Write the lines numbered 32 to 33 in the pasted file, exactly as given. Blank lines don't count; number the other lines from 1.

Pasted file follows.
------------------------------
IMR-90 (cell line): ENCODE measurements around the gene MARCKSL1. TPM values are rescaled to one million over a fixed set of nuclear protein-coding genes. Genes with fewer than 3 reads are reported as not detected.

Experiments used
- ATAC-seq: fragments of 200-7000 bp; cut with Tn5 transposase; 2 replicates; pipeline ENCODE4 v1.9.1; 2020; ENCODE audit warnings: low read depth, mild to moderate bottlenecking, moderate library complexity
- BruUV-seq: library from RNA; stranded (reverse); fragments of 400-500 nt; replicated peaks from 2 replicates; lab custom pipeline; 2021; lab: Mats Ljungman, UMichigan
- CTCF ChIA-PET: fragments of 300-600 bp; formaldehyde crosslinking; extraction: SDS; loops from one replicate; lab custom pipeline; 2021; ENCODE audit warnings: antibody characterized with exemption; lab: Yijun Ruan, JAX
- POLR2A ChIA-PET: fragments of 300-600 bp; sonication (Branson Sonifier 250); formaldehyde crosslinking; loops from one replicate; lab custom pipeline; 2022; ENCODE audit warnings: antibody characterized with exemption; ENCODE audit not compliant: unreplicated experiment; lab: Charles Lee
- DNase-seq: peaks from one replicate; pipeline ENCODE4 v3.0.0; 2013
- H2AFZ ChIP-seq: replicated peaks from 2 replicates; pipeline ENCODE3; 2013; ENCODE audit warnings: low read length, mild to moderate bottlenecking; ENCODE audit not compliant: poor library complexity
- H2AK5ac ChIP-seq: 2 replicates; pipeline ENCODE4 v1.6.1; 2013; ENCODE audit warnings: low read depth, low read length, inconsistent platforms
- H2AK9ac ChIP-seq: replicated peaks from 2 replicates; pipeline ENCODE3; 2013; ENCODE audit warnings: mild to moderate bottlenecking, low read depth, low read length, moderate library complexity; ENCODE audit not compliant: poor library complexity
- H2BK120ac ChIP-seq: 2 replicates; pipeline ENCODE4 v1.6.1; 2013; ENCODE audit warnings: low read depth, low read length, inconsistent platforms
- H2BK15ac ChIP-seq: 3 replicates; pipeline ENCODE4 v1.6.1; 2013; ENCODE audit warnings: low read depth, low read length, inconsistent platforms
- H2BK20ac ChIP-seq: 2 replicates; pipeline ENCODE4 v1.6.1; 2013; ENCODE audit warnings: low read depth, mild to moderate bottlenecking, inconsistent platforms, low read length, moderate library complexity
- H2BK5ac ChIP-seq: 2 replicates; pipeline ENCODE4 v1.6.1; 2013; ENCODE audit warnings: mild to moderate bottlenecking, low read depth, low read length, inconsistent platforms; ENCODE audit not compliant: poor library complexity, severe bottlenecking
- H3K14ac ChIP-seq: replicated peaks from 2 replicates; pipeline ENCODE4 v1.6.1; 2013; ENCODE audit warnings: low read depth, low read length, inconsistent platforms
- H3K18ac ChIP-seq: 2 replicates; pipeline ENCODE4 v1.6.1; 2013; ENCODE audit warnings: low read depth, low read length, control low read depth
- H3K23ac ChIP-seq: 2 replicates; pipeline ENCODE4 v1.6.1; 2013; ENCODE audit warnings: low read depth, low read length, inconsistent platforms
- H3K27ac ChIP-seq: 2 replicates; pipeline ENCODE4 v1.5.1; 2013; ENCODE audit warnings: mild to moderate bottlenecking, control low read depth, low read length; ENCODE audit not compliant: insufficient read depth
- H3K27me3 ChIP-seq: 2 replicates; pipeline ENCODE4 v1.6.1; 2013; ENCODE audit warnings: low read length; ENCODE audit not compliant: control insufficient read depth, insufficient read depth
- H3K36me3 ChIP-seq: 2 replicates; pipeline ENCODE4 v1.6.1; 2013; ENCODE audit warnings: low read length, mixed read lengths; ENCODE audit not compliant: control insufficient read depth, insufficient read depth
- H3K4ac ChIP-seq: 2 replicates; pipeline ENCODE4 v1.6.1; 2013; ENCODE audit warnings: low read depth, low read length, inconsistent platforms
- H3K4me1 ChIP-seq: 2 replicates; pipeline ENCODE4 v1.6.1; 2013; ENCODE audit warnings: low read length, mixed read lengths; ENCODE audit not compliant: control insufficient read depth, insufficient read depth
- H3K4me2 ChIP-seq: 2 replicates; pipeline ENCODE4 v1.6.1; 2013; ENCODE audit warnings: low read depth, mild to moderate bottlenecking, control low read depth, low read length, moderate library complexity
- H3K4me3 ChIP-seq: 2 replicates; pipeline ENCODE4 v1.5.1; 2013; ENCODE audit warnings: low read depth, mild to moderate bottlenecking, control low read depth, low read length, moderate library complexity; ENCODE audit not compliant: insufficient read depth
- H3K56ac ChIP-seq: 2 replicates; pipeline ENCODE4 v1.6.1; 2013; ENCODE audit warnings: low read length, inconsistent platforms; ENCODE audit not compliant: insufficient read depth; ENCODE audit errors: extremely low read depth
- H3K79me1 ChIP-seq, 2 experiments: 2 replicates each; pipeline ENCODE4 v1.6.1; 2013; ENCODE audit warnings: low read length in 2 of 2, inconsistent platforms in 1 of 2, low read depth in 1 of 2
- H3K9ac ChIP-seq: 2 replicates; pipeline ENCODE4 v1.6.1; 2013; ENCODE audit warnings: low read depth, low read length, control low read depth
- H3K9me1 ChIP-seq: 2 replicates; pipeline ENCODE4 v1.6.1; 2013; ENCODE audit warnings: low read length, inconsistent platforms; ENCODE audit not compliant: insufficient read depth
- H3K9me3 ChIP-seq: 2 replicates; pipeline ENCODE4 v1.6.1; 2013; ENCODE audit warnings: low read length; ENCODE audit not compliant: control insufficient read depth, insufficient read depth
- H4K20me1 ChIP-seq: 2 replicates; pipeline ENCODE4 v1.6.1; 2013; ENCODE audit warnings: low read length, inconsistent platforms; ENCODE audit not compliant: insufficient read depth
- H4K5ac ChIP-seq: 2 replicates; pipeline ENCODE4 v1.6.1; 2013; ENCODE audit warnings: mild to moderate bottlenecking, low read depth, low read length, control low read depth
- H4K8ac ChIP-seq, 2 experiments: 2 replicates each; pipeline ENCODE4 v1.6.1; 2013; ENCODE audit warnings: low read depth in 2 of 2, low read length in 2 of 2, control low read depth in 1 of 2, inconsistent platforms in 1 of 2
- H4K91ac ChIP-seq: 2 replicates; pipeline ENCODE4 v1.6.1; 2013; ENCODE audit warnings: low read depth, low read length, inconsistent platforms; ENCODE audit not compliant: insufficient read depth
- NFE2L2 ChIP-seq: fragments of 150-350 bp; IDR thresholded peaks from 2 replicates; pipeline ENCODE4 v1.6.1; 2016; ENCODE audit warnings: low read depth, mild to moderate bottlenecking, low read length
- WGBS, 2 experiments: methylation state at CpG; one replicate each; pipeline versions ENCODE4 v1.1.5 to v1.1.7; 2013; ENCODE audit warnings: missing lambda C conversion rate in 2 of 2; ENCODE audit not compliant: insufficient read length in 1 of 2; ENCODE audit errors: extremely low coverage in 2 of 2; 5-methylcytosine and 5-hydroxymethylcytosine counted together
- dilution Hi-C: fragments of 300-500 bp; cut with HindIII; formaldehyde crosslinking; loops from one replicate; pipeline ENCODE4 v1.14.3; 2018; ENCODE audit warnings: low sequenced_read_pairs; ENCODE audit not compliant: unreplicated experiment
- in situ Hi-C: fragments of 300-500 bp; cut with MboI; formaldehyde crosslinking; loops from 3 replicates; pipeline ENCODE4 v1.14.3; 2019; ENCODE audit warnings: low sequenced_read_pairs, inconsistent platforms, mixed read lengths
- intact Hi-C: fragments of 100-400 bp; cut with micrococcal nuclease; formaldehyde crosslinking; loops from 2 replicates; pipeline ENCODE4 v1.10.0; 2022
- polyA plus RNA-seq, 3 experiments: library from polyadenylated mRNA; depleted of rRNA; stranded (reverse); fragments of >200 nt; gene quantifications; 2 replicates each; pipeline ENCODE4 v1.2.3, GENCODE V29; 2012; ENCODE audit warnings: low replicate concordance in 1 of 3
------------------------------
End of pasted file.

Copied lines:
- H4K8ac ChIP-seq, 2 experiments: 2 replicates each; pipeline ENCODE4 v1.6.1; 2013; ENCODE audit warnings: low read depth in 2 of 2, low read length in 2 of 2, control low read depth in 1 of 2, inconsistent platforms in 1 of 2
- H4K91ac ChIP-seq: 2 replicates; pipeline ENCODE4 v1.6.1; 2013; ENCODE audit warnings: low read depth, low read length, inconsistent platforms; ENCODE audit not compliant: insufficient read depth